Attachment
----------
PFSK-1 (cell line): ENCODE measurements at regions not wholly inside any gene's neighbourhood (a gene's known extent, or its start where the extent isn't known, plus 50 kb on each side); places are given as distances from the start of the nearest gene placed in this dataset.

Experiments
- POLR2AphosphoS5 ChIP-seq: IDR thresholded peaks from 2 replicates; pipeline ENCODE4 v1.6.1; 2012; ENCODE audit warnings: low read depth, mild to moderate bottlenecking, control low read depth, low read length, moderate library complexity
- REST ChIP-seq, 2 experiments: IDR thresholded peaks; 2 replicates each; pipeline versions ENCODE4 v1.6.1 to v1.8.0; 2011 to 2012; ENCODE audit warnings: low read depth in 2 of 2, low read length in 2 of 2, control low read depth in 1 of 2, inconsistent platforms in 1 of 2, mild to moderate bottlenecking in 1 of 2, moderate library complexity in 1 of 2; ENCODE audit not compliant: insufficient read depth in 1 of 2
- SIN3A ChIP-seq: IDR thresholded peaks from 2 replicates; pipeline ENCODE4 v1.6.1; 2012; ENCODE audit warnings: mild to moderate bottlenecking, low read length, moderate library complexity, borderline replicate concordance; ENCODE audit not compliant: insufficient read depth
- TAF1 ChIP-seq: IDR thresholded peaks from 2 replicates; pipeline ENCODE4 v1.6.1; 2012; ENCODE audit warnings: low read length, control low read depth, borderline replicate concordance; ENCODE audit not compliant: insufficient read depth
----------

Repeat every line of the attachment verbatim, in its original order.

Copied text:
PFSK-1 (cell line): ENCODE measurements at regions not wholly inside any gene's neighbourhood (a gene's known extent, or its start where the extent isn't known, plus 50 kb on each side); places are given as distances from the start of the nearest gene placed in this dataset.

Experiments
- POLR2AphosphoS5 ChIP-seq: IDR thresholded peaks from 2 replicates; pipeline ENCODE4 v1.6.1; 2012; ENCODE audit warnings: low read depth, mild to moderate bottlenecking, control low read depth, low read length, moderate library complexity
- REST ChIP-seq, 2 experiments: IDR thresholded peaks; 2 replicates each; pipeline versions ENCODE4 v1.6.1 to v1.8.0; 2011 to 2012; ENCODE audit warnings: low read depth in 2 of 2, low read length in 2 of 2, control low read depth in 1 of 2, inconsistent platforms in 1 of 2, mild to moderate bottlenecking in 1 of 2, moderate library complexity in 1 of 2; ENCODE audit not compliant: insufficient read depth in 1 of 2
- SIN3A ChIP-seq: IDR thresholded peaks from 2 replicates; pipeline ENCODE4 v1.6.1; 2012; ENCODE audit warnings: mild to moderate bottlenecking, low read length, moderate library complexity, borderline replicate concordance; ENCODE audit not compliant: insufficient read depth
- TAF1 ChIP-seq: IDR thresholded peaks from 2 replicates; pipeline ENCODE4 v1.6.1; 2012; ENCODE audit warnings: low read length, control low read depth, borderline replicate concordance; ENCODE audit not compliant: insufficient read depth